The brief, lighthearted, sometimes raucous Kleines Potpourri has some of the feel of Stravinsky and the lively but brief Finale has a terrific rhythmic bounce and some first rate playing from Biret who has such a fine touch, sense of overall form and dynamics. The brass become dominant as the music progresses and rises, with the piano part seemingly unstoppable, so full of momentum as Idil Biret pushes the music forward intoxicatingly before a brisk instrumental coda.
The first concerto proper arrives in the form of the Concerto for Piano and Orchestra (1945) written towards the end of the Second World War for the Puerto Rican pianist, Jesús Maria Sanromá who premiered the work with the Cleveland Orchestra conducted by George Szell.
The first movement, Maßig schnell, has an orchestral opening with a lovely woodwind contribution in a typically free flowing Hindemithian melody. The piano enters with the woodwind still prominent in this ever developing movement. Textural interest is added by the brass phrases that appear. The music rises to a climax with brass and woodwind and timpani before the cadenza. Biret really has the measure of Hindemith’s sound world, handling all of the often fragmented sounding phrases so naturally. The extraordinarily virtuoso passages are easily accomplished. A lovely light dancing section for flute, piano and orchestra appears as Hindemith weaves a lovely tapestry of instrumental sounds through his score.
Hovering strings and quiet percussion sounds and woodwind patterns open the haunting Langsam. When the piano enters it has the woodwind hovering around it, making little patterns and motifs. The music then starts to rise and develop, with a richer orchestral accompaniment as the piano weaves its way forward building to some terrifically massive chords from Biret. The final movement Medley ‘Tre Fontane’ initially sounds dark but as soon as the piano enters, the mood is lightened. As the piano develops the theme it is, nevertheless, thoughtful in nature. As the music works its way through the various sections of this movement, marked Canzona, March, Valse lente, Caprice and Tre Fontane, the music is at turns fast and furious with woodwind, brass and percussion, sad flowing with a solo piano section, rhythmic, bouncing and lively, fast and dancing with an archaic flavour before a frantic, wild coda.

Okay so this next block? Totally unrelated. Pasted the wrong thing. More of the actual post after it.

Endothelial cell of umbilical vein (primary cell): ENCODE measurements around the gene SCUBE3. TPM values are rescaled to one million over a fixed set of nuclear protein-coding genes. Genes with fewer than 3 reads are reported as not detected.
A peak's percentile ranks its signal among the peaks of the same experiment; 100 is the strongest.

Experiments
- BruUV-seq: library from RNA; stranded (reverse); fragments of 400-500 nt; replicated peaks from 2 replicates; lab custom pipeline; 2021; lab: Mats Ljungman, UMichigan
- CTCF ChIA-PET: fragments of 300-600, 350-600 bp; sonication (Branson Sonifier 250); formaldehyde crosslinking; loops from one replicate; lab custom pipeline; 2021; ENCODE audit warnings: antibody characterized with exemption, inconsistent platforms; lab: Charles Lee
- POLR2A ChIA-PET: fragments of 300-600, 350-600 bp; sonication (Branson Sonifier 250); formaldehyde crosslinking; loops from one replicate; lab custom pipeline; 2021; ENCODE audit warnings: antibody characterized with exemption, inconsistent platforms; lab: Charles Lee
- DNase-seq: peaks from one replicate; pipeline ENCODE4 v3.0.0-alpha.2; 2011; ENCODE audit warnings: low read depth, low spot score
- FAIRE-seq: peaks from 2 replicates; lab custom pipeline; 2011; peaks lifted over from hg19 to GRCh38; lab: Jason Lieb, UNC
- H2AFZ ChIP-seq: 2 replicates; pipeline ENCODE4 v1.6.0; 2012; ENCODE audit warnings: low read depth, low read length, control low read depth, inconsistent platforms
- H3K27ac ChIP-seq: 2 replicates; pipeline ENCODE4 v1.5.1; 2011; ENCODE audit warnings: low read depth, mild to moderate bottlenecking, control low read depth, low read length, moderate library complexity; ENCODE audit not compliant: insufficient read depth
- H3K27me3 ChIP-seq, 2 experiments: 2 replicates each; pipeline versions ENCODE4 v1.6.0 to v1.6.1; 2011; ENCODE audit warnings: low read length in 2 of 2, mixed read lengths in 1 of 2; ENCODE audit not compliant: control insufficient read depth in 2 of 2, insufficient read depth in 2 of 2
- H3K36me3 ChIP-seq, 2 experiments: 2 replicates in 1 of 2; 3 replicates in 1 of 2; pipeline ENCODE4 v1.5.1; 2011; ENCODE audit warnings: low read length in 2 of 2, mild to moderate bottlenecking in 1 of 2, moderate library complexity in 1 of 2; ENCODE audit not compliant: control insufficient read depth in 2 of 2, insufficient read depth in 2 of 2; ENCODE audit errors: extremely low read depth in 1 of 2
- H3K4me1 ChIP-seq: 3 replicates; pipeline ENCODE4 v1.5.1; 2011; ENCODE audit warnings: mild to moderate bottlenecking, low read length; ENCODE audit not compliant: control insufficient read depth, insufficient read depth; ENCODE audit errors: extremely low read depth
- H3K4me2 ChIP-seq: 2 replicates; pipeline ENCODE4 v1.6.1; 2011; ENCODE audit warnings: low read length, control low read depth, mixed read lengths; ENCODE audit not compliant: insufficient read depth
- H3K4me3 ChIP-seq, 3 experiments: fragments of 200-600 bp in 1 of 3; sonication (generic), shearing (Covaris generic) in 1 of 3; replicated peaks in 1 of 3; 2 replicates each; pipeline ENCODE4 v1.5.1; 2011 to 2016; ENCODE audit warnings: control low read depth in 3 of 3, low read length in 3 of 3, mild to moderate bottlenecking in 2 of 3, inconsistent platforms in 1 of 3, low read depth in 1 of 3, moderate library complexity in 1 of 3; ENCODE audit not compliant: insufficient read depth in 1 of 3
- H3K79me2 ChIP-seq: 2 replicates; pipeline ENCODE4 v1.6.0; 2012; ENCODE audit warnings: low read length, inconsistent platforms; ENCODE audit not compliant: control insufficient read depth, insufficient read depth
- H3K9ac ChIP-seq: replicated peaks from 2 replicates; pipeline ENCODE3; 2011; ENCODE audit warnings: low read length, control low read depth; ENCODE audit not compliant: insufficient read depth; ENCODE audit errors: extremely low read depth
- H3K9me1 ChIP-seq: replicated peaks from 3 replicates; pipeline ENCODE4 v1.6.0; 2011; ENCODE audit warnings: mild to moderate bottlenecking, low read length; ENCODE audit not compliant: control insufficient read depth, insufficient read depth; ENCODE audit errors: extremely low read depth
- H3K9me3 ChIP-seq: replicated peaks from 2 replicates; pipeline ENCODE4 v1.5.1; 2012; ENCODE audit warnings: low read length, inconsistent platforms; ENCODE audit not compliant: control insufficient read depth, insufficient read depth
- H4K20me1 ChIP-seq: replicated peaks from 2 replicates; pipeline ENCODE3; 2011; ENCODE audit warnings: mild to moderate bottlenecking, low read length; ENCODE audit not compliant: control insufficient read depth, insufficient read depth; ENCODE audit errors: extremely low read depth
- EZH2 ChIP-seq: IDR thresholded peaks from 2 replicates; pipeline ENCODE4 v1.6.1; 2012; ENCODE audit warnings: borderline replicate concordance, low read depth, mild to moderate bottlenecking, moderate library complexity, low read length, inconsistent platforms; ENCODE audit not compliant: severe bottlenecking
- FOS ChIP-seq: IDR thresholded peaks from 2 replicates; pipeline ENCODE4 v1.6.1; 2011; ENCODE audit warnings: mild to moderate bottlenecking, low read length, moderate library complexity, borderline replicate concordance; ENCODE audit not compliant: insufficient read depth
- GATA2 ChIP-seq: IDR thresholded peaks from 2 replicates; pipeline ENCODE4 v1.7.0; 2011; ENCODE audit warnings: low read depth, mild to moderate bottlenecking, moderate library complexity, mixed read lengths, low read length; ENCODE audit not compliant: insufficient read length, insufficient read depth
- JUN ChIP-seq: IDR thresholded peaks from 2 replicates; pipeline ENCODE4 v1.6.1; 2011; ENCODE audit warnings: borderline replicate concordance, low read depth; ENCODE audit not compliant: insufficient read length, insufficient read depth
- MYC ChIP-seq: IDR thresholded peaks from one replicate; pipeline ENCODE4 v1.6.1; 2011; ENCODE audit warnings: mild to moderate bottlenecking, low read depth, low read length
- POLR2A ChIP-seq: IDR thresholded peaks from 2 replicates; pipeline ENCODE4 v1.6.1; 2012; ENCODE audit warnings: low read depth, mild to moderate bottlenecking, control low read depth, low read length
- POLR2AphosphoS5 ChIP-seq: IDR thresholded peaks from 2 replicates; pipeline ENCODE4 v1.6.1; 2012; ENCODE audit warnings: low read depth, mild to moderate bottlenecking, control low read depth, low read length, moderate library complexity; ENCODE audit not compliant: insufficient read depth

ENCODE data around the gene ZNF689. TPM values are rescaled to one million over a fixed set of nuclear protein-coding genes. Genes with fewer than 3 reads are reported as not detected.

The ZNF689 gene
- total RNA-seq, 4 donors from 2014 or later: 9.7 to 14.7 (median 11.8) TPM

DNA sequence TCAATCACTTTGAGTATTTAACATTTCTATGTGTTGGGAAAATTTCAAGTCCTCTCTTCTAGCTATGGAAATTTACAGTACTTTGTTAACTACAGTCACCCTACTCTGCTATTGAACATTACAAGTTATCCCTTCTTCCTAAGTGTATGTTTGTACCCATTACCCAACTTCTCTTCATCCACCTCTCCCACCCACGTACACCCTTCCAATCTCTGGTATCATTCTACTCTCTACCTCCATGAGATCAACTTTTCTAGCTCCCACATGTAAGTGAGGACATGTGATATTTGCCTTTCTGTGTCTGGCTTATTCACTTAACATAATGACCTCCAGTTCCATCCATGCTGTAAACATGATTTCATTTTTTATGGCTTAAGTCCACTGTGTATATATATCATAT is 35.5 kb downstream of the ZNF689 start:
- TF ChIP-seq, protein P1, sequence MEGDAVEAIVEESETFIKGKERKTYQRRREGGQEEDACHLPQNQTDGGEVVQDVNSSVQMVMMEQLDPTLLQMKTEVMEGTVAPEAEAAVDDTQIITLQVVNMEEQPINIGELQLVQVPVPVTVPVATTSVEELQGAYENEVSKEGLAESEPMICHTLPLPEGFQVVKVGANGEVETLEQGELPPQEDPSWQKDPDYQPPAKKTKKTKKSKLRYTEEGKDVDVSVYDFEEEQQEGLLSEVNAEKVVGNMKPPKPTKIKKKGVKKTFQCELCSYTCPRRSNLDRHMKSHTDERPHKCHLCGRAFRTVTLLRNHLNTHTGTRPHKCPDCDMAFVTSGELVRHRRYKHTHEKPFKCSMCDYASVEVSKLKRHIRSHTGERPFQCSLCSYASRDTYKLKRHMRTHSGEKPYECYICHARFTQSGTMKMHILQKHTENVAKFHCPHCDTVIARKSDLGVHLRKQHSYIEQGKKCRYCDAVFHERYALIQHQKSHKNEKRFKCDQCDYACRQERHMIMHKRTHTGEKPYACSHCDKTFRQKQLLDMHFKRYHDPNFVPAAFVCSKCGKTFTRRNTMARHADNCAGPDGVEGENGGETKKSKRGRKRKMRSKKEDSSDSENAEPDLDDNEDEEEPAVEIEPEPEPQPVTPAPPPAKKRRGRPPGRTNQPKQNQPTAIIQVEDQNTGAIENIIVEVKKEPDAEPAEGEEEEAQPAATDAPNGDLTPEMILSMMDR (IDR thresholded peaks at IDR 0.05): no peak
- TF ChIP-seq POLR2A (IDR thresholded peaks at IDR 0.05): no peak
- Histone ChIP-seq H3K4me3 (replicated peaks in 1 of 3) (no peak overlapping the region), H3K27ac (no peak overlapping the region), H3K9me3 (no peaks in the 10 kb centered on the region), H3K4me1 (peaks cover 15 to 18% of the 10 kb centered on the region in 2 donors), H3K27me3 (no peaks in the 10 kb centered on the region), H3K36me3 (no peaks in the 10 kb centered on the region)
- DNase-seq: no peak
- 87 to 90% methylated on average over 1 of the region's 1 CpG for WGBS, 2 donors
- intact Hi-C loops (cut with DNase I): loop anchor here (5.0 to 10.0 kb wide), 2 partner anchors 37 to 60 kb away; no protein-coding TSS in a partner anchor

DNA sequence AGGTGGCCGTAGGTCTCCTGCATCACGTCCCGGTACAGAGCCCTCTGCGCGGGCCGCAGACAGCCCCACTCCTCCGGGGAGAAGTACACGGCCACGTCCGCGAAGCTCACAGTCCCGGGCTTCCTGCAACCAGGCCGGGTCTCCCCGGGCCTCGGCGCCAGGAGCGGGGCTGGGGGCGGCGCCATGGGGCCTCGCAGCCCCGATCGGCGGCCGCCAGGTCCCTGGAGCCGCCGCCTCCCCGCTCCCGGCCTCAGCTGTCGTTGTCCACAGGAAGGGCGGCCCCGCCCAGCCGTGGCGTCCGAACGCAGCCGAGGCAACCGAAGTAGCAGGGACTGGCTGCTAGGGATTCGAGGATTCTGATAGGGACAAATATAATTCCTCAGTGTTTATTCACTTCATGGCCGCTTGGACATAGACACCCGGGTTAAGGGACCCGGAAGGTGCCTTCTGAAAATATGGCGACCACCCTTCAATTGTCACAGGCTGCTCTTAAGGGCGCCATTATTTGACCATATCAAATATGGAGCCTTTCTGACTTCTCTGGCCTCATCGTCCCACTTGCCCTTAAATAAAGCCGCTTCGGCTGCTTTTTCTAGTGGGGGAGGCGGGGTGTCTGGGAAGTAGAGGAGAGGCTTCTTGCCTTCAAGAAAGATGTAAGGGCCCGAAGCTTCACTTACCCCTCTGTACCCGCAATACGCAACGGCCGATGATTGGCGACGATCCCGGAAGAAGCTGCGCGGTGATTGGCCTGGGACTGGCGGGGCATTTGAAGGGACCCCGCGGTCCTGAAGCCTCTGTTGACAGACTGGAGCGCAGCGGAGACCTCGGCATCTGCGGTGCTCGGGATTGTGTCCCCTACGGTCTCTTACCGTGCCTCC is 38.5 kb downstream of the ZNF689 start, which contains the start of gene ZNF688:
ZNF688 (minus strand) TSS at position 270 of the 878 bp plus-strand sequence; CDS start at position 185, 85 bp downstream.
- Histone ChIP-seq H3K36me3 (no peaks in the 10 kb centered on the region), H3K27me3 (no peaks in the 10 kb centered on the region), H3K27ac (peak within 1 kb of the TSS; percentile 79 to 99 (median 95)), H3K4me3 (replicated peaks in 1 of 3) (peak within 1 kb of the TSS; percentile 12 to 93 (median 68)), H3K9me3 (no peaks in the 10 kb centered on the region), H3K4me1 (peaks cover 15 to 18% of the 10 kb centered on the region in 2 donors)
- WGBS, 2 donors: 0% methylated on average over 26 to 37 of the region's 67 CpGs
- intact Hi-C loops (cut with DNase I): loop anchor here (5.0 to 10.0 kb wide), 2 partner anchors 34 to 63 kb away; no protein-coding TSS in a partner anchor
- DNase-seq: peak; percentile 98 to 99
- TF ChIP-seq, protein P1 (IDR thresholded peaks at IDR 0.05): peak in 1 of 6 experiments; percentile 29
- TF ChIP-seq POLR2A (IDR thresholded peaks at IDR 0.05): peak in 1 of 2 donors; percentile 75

It is good to have these works gathered in one collection especially as played by Idil Biret and the fine Yale Symphony Orchestra under Toshiyuki Shimada. They receive a clear recording though, occasionally, the piano can sound a little hollow. There are informative booklet notes.